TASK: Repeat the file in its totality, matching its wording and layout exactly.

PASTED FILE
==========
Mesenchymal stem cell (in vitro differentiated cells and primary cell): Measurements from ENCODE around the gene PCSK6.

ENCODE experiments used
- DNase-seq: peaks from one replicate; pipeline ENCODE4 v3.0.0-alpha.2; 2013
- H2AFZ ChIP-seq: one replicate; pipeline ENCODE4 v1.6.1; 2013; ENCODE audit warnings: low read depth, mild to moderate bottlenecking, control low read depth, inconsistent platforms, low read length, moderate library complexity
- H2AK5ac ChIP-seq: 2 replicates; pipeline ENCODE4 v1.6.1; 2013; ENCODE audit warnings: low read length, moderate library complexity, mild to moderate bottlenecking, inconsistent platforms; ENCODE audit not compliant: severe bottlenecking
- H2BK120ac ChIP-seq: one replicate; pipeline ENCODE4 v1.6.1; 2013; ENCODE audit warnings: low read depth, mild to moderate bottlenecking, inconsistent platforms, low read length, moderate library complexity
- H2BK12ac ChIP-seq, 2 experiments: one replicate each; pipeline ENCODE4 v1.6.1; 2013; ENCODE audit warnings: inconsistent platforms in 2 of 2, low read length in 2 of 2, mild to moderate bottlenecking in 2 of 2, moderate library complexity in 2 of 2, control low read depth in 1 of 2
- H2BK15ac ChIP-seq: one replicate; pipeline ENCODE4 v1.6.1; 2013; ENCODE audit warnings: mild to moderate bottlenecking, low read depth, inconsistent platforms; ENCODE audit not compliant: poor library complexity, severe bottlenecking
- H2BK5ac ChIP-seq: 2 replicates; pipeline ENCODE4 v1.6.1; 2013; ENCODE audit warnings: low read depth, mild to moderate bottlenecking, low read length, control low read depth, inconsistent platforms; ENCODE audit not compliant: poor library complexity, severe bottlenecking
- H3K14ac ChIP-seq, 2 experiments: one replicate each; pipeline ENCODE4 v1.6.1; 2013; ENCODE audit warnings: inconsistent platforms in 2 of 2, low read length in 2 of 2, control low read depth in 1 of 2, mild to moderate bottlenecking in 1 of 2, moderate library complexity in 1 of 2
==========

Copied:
Mesenchymal stem cell (in vitro differentiated cells and primary cell): Measurements from ENCODE around the gene PCSK6.

ENCODE experiments used
- DNase-seq: peaks from one replicate; pipeline ENCODE4 v3.0.0-alpha.2; 2013
- H2AFZ ChIP-seq: one replicate; pipeline ENCODE4 v1.6.1; 2013; ENCODE audit warnings: low read depth, mild to moderate bottlenecking, control low read depth, inconsistent platforms, low read length, moderate library complexity
- H2AK5ac ChIP-seq: 2 replicates; pipeline ENCODE4 v1.6.1; 2013; ENCODE audit warnings: low read length, moderate library complexity, mild to moderate bottlenecking, inconsistent platforms; ENCODE audit not compliant: severe bottlenecking
- H2BK120ac ChIP-seq: one replicate; pipeline ENCODE4 v1.6.1; 2013; ENCODE audit warnings: low read depth, mild to moderate bottlenecking, inconsistent platforms, low read length, moderate library complexity
- H2BK12ac ChIP-seq, 2 experiments: one replicate each; pipeline ENCODE4 v1.6.1; 2013; ENCODE audit warnings: inconsistent platforms in 2 of 2, low read length in 2 of 2, mild to moderate bottlenecking in 2 of 2, moderate library complexity in 2 of 2, control low read depth in 1 of 2
- H2BK15ac ChIP-seq: one replicate; pipeline ENCODE4 v1.6.1; 2013; ENCODE audit warnings: mild to moderate bottlenecking, low read depth, inconsistent platforms; ENCODE audit not compliant: poor library complexity, severe bottlenecking
- H2BK5ac ChIP-seq: 2 replicates; pipeline ENCODE4 v1.6.1; 2013; ENCODE audit warnings: low read depth, mild to moderate bottlenecking, low read length, control low read depth, inconsistent platforms; ENCODE audit not compliant: poor library complexity, severe bottlenecking
- H3K14ac ChIP-seq, 2 experiments: one replicate each; pipeline ENCODE4 v1.6.1; 2013; ENCODE audit warnings: inconsistent platforms in 2 of 2, low read length in 2 of 2, control low read depth in 1 of 2, mild to moderate bottlenecking in 1 of 2, moderate library complexity in 1 of 2